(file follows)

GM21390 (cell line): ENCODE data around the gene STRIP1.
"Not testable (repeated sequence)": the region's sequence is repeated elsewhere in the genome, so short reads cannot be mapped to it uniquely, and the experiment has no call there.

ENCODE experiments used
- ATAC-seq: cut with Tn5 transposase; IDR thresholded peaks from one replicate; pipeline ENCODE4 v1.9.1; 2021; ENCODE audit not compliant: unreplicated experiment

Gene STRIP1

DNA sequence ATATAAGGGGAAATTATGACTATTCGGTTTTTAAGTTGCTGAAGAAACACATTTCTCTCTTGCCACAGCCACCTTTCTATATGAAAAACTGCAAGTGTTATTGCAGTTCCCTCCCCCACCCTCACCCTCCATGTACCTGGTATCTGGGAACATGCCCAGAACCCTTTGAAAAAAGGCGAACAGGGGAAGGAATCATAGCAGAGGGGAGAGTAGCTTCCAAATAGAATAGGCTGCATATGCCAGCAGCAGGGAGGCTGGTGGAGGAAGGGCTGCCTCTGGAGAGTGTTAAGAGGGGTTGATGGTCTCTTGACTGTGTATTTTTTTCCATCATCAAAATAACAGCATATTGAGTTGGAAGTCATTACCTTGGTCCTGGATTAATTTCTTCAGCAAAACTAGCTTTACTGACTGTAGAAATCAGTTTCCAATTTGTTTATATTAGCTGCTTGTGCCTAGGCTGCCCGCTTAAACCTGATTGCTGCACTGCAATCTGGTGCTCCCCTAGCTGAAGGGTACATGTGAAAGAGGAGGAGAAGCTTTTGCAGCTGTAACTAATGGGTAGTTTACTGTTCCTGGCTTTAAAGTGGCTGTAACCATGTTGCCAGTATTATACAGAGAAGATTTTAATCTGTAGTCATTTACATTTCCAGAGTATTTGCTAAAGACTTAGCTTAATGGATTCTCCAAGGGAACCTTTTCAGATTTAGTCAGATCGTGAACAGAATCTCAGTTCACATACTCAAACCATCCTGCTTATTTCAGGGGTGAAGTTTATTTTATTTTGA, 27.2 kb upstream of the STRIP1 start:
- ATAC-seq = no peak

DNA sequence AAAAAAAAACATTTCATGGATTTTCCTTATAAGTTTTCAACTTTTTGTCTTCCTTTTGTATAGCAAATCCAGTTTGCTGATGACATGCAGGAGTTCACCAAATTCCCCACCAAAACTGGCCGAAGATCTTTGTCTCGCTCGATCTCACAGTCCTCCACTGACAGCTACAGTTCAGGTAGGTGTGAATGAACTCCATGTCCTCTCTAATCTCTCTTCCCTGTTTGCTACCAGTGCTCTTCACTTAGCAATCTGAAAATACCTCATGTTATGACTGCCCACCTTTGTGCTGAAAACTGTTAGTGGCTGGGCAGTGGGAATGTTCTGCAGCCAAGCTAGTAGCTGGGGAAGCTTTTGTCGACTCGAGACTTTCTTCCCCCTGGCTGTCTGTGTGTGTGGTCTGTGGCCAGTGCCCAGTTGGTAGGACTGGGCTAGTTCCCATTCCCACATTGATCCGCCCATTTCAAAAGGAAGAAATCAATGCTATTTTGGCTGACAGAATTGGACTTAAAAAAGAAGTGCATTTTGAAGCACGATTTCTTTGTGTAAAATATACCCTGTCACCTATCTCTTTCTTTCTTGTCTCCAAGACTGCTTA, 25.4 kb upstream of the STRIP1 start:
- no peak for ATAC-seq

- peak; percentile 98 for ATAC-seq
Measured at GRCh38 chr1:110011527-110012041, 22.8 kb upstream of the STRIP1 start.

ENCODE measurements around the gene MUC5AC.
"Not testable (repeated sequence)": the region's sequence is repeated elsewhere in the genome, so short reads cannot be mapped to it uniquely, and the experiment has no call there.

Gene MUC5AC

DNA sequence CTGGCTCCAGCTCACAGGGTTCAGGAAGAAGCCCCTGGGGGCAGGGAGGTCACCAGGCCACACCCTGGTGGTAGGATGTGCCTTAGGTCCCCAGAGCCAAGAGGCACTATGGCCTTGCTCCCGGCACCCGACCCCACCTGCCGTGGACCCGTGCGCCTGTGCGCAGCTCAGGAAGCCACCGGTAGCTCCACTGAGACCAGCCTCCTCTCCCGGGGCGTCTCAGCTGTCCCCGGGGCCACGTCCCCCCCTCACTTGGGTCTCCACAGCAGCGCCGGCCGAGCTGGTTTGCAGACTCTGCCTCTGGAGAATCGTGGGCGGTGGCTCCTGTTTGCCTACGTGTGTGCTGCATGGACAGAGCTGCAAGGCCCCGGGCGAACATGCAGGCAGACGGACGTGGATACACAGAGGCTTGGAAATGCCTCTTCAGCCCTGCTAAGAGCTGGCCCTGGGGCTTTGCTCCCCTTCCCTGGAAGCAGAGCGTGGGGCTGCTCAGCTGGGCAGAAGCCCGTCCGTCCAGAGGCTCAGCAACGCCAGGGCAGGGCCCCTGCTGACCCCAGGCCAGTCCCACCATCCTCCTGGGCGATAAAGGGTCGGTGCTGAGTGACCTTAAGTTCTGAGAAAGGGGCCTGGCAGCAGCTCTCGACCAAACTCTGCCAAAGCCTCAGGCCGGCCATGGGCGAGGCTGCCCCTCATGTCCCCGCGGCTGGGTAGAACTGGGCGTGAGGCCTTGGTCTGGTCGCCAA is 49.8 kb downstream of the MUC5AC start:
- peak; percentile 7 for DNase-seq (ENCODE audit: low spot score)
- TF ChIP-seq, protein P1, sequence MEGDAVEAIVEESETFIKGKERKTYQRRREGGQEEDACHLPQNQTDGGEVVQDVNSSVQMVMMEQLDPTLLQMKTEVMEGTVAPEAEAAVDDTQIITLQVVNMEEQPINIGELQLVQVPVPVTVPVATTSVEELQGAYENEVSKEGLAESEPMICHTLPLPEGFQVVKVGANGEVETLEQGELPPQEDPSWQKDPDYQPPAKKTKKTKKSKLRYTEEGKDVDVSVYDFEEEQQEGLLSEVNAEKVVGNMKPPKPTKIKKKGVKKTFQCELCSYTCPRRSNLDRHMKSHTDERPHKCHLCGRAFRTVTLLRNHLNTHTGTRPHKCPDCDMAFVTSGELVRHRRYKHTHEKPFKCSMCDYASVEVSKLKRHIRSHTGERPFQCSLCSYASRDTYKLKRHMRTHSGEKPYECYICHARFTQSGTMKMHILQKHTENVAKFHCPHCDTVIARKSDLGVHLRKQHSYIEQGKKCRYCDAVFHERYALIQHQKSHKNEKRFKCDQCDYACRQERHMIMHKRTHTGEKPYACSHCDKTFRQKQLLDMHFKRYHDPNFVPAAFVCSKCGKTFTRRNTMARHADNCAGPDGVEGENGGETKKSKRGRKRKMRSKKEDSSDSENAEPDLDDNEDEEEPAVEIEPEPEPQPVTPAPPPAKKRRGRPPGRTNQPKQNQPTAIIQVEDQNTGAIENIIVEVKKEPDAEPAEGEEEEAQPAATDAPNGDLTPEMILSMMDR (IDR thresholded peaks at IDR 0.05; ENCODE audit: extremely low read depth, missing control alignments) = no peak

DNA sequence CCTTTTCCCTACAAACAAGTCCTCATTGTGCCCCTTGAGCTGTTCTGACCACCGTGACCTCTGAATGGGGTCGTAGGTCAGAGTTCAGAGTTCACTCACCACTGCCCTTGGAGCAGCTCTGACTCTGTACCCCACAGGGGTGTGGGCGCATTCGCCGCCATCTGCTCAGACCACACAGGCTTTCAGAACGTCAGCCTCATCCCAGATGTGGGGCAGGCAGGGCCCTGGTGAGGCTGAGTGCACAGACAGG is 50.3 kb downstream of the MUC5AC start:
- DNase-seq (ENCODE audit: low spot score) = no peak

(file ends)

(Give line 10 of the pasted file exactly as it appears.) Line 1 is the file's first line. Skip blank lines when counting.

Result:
- peak; percentile 98 for ATAC-seq